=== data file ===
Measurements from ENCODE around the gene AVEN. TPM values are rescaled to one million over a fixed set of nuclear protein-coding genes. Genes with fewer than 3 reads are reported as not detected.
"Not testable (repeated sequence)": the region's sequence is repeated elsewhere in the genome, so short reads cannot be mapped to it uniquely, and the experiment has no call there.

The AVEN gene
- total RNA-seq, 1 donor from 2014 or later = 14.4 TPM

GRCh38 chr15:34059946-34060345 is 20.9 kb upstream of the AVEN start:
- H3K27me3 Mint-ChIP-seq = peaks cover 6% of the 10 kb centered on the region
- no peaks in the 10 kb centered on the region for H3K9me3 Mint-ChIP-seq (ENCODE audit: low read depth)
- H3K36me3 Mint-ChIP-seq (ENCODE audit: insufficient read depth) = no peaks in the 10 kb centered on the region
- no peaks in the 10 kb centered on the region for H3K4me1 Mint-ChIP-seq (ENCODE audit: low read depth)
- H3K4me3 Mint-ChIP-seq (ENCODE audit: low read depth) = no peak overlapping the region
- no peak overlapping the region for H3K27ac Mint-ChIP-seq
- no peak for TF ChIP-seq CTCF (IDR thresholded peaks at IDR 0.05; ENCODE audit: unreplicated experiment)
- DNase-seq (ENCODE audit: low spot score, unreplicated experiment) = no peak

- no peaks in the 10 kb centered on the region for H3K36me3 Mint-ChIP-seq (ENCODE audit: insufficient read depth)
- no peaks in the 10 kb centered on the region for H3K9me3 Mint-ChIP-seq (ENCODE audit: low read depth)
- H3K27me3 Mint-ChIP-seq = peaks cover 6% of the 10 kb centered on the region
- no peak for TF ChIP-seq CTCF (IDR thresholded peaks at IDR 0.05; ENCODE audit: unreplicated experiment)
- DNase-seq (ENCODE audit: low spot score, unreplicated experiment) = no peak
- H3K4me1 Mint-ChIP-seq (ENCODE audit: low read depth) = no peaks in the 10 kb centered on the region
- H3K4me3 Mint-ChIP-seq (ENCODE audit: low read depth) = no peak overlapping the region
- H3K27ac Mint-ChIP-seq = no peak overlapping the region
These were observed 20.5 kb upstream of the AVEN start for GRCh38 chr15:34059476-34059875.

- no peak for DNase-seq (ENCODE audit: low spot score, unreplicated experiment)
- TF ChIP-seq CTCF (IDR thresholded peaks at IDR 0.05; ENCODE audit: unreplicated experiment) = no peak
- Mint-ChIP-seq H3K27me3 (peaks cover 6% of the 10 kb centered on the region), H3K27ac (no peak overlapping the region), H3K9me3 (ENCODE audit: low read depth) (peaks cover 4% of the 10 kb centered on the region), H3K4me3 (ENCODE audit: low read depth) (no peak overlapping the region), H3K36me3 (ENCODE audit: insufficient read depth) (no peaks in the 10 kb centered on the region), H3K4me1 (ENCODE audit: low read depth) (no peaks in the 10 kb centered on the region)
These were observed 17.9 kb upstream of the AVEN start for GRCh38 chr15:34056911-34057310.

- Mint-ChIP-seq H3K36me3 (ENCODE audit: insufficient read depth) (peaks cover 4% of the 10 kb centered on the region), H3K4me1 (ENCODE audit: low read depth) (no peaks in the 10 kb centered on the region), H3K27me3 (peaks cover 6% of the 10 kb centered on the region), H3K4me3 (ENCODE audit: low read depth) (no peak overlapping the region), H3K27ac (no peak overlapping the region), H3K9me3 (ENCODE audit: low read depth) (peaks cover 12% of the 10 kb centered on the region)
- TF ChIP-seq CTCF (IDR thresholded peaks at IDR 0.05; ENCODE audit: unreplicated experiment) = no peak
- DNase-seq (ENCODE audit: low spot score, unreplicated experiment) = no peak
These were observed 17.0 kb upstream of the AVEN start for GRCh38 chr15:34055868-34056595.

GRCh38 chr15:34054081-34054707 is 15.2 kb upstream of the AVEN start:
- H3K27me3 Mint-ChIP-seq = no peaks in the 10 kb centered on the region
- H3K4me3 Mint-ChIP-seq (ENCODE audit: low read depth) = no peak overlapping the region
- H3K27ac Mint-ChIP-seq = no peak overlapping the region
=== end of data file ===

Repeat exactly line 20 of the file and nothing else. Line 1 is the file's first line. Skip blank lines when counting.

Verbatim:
- H3K4me3 Mint-ChIP-seq (ENCODE audit: low read depth) = no peak overlapping the region